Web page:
Tag Archives: editing

Non Grammar Divas, Unite!

Moonday Mania

today a blog on writing, tomorrow a blog on who knows what

I’m starting this blog with full disclosure. I am a romance writer. I write hot, sexy, paranormal romance with edge. Frequently about New Adults. What I’m not, is a grammar diva. I have trouble even spelling grammar. I have to think about it. Are there two a‘s or is there an e at the end. I did graph sentences in seventh grade, so I’m pretty good with telling whom the subject of a sentence is. And I’ve learned over the years how to use “whom” vs “who”, although I have to tell you I never ever used whom until I became a full fledged writer about six years ago. Who uses whom? Who cares?

flowers lynn kelley author

These flowers have nothing to do with grammar, mistakes, or who/whom. I just wanted to throw in some pictures and I love what Lynn Kelley posts on Flickr!

Writers care. And once you start hanging around with people who care, and who tell you they are looking at all those tiny things when they read, you start to care too.,

I got through school with good grades in English because here is the trick they never tell you. If you can muddle through, if you write correctly for the most part, if you speak well and act as if you understand, they put you into the higher level classes where they don’t do grammar.

That’s right. At the higher levels of schooling it’s all about writing and reading and understanding, but they won’t let you go there until they think you can do the grammar stuff. You don’t have to be perfect, you just have to be right a higher percentage of the time. So I did my time in seventh grade and learned how to diagram and passed the tests and moved on to classes where no one really worried about it as long as your papers were readable. And mine were readable because I read higher level writers.

From Sci-Fi to classics I read everything, so I naturally learned how to write like the people I read. And I absorbed correct grammar. For the most part.

That’s why I have an editor, a copy editor, and a line editor. They are the magic behind my writing, the people who wave their wands and make sure that what I have to say comes out in a cohesive fashion.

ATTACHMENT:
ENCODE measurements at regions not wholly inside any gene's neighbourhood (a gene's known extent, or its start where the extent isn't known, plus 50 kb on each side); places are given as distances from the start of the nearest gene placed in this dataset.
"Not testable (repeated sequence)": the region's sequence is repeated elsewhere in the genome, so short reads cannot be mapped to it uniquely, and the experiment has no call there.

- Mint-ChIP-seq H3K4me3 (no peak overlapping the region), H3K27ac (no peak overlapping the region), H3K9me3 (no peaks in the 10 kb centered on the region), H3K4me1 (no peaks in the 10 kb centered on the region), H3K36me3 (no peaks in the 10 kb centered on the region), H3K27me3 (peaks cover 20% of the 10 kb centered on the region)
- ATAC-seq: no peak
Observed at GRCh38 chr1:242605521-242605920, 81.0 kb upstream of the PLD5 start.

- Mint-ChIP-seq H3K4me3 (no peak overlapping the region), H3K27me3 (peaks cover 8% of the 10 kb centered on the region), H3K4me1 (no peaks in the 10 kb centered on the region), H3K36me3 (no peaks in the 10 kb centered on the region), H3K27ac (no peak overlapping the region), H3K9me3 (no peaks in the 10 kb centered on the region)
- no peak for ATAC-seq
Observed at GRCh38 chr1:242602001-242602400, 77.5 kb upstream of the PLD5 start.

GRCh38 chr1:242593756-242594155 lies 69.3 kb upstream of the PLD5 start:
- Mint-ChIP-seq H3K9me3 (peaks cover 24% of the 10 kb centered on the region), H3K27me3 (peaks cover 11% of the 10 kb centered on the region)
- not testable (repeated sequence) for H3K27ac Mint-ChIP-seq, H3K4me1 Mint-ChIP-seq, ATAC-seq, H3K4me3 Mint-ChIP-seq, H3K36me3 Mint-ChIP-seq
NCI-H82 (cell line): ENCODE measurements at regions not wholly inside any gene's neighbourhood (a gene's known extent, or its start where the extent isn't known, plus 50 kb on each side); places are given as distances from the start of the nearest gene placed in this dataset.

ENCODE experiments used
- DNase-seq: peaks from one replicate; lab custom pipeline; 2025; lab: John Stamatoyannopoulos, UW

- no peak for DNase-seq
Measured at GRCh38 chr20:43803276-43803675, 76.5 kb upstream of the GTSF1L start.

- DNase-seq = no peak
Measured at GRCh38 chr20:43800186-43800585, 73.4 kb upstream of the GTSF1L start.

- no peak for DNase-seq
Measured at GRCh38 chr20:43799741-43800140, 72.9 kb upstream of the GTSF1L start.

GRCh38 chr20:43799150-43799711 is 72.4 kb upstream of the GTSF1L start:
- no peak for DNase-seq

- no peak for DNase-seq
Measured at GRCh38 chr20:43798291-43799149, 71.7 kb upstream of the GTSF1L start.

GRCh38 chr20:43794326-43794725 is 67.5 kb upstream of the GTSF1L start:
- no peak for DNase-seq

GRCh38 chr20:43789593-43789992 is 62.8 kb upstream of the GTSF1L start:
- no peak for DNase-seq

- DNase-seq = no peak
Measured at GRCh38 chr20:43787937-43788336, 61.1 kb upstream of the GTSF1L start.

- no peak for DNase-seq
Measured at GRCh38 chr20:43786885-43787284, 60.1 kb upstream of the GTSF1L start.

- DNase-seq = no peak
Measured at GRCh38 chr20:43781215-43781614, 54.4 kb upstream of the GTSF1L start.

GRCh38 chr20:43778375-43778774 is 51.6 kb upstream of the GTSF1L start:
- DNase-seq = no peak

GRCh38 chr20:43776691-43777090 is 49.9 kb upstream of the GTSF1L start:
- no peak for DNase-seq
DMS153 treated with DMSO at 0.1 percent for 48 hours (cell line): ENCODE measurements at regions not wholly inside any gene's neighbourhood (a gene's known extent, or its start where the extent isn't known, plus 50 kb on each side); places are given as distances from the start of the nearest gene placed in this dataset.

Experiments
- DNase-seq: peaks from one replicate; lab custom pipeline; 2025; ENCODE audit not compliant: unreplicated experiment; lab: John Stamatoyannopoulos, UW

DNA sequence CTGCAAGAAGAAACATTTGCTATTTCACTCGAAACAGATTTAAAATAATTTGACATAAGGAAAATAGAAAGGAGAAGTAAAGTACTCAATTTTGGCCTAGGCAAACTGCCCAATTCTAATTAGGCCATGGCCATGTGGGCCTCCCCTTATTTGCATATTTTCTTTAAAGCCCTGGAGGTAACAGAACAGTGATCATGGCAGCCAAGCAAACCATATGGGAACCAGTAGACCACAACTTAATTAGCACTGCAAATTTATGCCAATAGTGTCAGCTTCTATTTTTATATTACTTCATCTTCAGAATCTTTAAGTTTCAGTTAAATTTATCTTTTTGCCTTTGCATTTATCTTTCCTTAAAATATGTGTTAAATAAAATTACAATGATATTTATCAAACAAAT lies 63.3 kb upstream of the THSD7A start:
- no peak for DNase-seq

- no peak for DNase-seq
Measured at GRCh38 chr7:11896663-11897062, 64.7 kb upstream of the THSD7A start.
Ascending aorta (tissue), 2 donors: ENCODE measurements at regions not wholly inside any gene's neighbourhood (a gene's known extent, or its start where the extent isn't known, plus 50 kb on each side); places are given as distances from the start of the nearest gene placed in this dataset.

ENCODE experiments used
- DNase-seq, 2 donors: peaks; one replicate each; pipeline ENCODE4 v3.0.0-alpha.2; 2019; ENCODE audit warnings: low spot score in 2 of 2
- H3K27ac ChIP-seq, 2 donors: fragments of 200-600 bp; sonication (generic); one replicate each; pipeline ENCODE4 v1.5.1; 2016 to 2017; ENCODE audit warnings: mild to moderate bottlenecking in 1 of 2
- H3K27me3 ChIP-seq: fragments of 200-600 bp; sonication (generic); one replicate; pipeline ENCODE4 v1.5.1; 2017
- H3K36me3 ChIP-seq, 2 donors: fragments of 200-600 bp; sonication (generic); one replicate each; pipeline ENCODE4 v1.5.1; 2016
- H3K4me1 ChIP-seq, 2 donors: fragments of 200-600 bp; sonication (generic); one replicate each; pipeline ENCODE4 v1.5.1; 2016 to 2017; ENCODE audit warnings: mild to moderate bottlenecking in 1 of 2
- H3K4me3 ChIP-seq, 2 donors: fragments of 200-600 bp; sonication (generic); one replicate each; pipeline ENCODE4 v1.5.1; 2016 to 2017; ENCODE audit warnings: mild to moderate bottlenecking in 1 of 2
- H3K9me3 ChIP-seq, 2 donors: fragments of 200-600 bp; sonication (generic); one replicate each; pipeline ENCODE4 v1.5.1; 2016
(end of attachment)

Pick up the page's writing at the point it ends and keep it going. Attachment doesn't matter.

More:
DISCLAIMER: I have no editor for my website or my blog. That’s you, dear reader. I make mistakes. Thankfully, some kind reader will point them out to me and I’m able to fix them. Whew!

Back to the blog:

I appreciate my back up team in endless ways. If they were at my house I would bring them donuts. They aren’t, so they don’t get any, but I THINK about giving them donuts. And considering how unhealthy a donut is I am sure they are thanking me for NOT giving them any crullers, long johns, or honey dipped glazed.

But sometimes, even with all their help. And all their knowledge. I don’t like what they do. What happens when the person who knows grammar does something to your manuscript that you, the author, hates? Do you have the right to speak up? Do you take the risk of offending these people who have done nothing but help you with your writing. After all, they are the smart ones. They passed grammar 101, 202, and 505. Classes I didn’t even have to take to become a writer. All I had to do was sit down and type. They’re the ones that know what’s right. Right?

Not necessarily.

Cana Lillies

Some rules are more flexible than others. Some have more than one right way to do them and it may not be your “voice” to do them the way your copy editor or editor wants you to. That’s why they send you the corrected copy for you to look over. It’s because they are not only imperfect and human too, but there are discretionary powers in being an author.